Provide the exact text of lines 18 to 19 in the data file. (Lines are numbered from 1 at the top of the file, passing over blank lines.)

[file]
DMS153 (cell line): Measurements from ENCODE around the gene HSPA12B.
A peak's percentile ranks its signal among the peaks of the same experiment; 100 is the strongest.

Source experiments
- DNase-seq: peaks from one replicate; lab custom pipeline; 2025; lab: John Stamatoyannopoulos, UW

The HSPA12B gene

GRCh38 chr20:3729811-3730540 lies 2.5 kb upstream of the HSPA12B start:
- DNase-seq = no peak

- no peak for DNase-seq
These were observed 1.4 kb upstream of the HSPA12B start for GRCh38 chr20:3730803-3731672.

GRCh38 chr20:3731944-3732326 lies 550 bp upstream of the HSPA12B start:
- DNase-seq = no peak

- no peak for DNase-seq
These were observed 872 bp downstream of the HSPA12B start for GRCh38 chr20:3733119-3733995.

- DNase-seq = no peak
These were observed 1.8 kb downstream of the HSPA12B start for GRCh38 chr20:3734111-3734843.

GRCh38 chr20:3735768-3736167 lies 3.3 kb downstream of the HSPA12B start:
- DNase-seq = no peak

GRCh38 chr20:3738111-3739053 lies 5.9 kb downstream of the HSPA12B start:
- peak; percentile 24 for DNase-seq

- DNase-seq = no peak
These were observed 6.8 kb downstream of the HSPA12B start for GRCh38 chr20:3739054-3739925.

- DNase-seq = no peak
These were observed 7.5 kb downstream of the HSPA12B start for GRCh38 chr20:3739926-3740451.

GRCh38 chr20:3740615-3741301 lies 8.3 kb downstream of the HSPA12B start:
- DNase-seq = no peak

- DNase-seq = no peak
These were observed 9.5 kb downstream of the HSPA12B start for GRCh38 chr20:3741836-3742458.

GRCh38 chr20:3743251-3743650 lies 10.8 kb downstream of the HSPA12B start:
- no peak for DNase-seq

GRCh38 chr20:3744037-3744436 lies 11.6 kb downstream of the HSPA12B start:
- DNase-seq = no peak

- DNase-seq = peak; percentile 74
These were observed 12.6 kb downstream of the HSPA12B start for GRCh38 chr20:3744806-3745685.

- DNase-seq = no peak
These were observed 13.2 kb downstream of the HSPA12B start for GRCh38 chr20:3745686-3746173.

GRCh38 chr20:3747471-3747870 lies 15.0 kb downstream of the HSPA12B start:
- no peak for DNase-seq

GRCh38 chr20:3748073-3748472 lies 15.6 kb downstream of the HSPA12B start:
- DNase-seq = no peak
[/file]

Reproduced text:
GRCh38 chr20:3738111-3739053 lies 5.9 kb downstream of the HSPA12B start:
- peak; percentile 24 for DNase-seq